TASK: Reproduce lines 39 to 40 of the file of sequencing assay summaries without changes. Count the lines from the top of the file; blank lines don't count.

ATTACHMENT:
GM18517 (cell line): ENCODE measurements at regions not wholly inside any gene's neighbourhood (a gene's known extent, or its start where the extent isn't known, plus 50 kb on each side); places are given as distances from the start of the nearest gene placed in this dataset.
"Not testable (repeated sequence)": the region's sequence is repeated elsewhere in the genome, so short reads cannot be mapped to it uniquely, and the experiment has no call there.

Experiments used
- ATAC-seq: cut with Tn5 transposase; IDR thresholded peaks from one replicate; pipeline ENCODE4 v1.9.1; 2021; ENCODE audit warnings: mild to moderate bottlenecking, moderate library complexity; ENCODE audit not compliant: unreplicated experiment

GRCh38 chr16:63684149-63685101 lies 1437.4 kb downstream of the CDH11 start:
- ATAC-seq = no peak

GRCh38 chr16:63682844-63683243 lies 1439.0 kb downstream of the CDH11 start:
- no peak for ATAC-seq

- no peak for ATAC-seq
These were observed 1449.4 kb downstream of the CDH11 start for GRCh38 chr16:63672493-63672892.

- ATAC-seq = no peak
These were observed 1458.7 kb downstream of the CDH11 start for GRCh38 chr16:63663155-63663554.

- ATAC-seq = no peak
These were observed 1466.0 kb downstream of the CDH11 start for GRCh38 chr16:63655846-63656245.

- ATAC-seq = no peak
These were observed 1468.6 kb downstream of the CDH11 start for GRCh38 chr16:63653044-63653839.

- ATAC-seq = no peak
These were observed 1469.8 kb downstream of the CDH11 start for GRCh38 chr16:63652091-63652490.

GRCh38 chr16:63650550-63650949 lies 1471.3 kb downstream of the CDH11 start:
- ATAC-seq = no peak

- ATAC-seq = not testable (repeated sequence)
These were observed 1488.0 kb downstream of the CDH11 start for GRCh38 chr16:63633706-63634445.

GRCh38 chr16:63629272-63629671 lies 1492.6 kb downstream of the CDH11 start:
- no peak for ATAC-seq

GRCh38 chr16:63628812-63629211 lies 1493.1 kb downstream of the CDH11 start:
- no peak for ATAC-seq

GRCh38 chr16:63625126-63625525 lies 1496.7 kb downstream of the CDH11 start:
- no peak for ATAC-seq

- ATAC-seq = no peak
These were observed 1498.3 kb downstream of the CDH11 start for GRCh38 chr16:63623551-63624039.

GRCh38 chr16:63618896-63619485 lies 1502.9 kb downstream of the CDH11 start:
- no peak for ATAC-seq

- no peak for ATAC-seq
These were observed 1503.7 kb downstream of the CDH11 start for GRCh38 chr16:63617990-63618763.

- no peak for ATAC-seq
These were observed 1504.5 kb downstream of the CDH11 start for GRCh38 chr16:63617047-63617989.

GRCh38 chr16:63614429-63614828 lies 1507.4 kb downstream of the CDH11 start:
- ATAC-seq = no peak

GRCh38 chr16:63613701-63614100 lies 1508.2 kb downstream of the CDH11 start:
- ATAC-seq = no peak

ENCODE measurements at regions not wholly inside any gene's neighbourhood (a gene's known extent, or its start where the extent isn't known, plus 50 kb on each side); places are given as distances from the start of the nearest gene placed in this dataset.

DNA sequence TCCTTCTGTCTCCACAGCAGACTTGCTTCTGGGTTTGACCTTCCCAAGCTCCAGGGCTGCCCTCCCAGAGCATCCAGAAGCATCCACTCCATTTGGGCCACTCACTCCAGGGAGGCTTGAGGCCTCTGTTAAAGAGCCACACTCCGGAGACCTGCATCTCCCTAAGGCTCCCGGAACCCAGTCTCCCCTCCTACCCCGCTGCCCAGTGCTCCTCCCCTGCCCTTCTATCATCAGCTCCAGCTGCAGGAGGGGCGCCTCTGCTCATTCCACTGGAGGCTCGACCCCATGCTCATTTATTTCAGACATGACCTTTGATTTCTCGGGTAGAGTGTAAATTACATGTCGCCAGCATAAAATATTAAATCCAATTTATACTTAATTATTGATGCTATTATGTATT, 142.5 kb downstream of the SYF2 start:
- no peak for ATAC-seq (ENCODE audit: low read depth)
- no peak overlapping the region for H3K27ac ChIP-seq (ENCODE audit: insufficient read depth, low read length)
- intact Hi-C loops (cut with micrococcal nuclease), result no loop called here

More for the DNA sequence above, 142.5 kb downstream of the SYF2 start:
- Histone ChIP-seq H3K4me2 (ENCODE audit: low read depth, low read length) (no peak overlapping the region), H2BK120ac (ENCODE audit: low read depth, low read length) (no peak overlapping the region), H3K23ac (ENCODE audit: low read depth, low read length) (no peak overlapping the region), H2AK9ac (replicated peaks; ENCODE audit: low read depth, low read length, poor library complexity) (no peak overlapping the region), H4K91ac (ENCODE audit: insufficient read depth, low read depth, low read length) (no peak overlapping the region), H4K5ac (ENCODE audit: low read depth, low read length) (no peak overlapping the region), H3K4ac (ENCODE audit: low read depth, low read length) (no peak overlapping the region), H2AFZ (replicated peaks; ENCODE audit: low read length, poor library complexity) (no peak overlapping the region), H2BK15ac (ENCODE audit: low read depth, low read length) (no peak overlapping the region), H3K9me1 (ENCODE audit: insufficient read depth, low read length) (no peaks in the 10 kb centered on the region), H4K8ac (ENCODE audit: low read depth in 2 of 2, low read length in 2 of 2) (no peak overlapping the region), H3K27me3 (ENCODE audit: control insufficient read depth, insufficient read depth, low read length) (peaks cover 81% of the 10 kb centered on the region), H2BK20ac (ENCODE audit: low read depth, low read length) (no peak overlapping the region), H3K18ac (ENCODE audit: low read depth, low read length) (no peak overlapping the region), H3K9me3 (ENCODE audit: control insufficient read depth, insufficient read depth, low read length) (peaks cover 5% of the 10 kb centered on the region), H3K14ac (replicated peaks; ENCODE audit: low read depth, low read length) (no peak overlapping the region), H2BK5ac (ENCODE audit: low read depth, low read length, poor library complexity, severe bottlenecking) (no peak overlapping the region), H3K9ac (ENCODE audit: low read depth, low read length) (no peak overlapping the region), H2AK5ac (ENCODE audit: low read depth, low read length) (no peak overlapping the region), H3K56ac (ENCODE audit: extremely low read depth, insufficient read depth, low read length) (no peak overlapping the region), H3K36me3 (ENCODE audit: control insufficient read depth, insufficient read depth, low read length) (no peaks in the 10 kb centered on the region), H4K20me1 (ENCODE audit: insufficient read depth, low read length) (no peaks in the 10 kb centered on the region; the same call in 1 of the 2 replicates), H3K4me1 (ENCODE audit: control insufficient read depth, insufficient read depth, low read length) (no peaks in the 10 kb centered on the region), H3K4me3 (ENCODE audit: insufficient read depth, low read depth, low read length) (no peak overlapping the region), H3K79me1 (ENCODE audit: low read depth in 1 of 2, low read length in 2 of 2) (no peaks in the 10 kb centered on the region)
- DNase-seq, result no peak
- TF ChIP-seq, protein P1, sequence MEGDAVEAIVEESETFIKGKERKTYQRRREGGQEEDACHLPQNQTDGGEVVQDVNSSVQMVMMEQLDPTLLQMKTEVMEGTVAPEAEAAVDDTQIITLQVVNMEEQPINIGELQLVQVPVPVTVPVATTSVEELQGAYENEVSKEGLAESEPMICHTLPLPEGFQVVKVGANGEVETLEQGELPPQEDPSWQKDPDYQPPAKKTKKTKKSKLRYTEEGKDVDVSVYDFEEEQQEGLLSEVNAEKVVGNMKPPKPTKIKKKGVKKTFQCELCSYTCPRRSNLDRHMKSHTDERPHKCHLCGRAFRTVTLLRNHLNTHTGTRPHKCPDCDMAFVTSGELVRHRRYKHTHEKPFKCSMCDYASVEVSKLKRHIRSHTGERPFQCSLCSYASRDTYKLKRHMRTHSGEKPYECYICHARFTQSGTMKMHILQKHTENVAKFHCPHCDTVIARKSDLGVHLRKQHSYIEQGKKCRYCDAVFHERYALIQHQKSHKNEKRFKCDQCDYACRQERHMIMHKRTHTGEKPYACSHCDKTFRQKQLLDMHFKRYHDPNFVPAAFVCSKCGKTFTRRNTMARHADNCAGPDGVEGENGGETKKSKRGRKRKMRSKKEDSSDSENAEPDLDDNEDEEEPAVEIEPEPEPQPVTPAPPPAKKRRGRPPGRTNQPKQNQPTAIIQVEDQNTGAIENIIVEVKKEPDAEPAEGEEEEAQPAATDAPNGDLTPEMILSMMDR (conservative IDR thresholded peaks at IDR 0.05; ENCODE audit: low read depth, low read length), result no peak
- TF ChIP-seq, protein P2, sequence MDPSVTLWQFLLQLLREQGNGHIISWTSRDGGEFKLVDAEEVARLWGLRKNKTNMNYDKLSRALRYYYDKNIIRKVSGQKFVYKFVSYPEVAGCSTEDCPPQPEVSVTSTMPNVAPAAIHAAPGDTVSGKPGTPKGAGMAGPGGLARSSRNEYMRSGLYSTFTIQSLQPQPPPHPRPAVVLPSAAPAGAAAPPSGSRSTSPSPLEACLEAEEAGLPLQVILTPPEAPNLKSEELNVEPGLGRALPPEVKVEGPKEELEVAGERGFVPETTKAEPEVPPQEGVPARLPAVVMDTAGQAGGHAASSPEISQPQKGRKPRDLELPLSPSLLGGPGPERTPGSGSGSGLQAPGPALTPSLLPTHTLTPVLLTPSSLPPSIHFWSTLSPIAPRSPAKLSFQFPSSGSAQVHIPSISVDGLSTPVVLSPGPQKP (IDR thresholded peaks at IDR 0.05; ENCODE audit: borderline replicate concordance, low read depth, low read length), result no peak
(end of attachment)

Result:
GRCh38 chr16:63613701-63614100 lies 1508.2 kb downstream of the CDH11 start:
- ATAC-seq = no peak